How do you tell someone they’re wrong? I’ve increasingly run into this situation both in the blogosphere and in real life. We’ve all heard the phrase, “learning to pick your battles,” and for the most part I think I do a fairly good job of that. I very rarely engage people in debates about religion or politics, because let’s face it–I’m not going to change their minds anytime soon. But more to the point, those are opinion based answers. There’s no right or wrong choice in those matters. Christian, Jewish, Buddhist–Democrat, Republican, Libertarian, whatever. There’s no way to prove whether or not an opinion about such matters is “right” or “wrong” so engaging in such a debate is usually pointless. You can debate the merits or the strengths and weakness about such positions all day, but in the end it usually comes out as a wash because, again, things like religious or political beliefs are grounded in “what feels right” to the individual, and not on any sort of tangible evidence.
However, (and this is where I start to have an issue) there are a lot of things that simply aren’t a matter of opinion, but a matter of fact. Take climate change, for instance. You can have an opinion about whether it’s real or a hoax or man-made or natural. But at the end of the day, there is ONE correct answer. Either the climate is changing or it isn’t, either it’s due to man or it’s not. In an argument on the subject, someone invariably is going to be wrong. I’ve had similar conversations about the Affordable Care Act. Now, once again, it’s not a discussion about socialized medicine–that would be a political conversation and a slippery one at that. But the actual law is a physical piece of legislation–it’s powers and limitations are clearly enumerated in a physical bill that anyone could read. Debates on economic theories, vaccinations, and tons of other topics follow a similar route. There are right and wrong, evidence based answers.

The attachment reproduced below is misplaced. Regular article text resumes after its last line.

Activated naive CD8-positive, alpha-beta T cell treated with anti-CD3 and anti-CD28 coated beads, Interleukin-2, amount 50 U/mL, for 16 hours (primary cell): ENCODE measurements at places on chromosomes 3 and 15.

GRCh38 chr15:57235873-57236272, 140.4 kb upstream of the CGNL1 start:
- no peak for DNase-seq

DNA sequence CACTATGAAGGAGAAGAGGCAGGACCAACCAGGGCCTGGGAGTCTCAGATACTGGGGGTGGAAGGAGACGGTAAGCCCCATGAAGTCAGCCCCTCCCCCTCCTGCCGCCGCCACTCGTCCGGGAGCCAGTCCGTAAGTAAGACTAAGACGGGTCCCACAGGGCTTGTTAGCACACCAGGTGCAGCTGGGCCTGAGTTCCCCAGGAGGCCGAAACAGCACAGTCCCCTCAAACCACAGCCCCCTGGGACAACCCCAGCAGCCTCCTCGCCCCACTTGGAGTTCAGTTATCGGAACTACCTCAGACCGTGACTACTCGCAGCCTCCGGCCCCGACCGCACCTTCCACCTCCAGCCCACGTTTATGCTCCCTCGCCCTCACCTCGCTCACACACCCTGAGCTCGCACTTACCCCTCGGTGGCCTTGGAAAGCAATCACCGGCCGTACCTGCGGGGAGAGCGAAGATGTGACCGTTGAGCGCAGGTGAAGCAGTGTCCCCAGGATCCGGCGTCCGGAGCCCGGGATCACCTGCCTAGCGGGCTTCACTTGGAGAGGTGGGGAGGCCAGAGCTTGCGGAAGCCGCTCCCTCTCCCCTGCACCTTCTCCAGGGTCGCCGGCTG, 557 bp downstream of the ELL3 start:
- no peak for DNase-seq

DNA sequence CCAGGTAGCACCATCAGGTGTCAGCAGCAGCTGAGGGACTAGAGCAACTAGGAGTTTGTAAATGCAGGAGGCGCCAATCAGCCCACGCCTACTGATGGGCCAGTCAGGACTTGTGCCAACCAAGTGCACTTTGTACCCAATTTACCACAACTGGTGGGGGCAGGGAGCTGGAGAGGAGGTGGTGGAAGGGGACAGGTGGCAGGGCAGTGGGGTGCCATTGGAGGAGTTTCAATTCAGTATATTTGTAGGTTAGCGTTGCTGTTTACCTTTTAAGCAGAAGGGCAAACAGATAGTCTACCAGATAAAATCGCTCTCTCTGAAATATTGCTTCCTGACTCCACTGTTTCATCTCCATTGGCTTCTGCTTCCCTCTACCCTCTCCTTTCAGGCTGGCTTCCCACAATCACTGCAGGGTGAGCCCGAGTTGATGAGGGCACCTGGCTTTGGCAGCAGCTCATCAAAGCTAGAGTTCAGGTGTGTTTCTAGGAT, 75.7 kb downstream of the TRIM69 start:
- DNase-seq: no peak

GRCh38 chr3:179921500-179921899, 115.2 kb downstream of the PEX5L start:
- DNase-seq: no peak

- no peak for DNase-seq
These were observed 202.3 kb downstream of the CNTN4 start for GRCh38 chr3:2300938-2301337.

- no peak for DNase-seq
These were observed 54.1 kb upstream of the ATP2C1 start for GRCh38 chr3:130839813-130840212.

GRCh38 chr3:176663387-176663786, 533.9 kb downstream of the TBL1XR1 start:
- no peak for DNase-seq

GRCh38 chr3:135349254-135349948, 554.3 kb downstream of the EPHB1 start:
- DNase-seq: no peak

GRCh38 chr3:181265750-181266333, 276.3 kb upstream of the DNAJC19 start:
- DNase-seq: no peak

So what do you do when you bump into someone who is supporting the wrong answer? This aggravated me to no end initially. But over the years I’ve learned to temper that anger by first understanding why it is that people believe or support falsities. This is invariably due to one of the following reasons:
1) They’re simply misinformed. Somewhere along the way they got some bad or skewed data, and they’re basing their belief off it.
2) They’re using bad logic. They’ve got the correct information, all of the pieces to reach the correct conclusion, but just made an error when putting it all together and ended up drawing the wrong conclusion.
3) They simply aren’t capable of grasping the argument or the information. That’s not to say that they’re stupid, but maybe they just haven’t attained a level of understanding or a background sufficient enough to truly grapple with the evidence.
4) They’re simply trolling people, playing devil’s advocate, or whatever to get a rise out of people.
All you can do in the fourth case is roll your eyes and walk away. But what do you do in the first three cases? Any attempt to correct the person will result in you looking like a preachy, arrogant, elitist snob, and will usually put someone on the defensive. No matter how tactful you are about it, people usually don’t like being told that they’re wrong. Many people just say, “Hey, let bygones be bygones. They’ll arrive at the correct conclusion eventually.” And that may indeed by true. But what happens until then? What if it takes them a decade to finally come around? What if they never reach the correct conclusion? Do we intervene somehow, despite the risk of upsetting people? How far are we willing to let things go and for how long? How long are we willing to let people (who vote, nonetheless), believe that vaccines cause autism, to harken back to a previous example?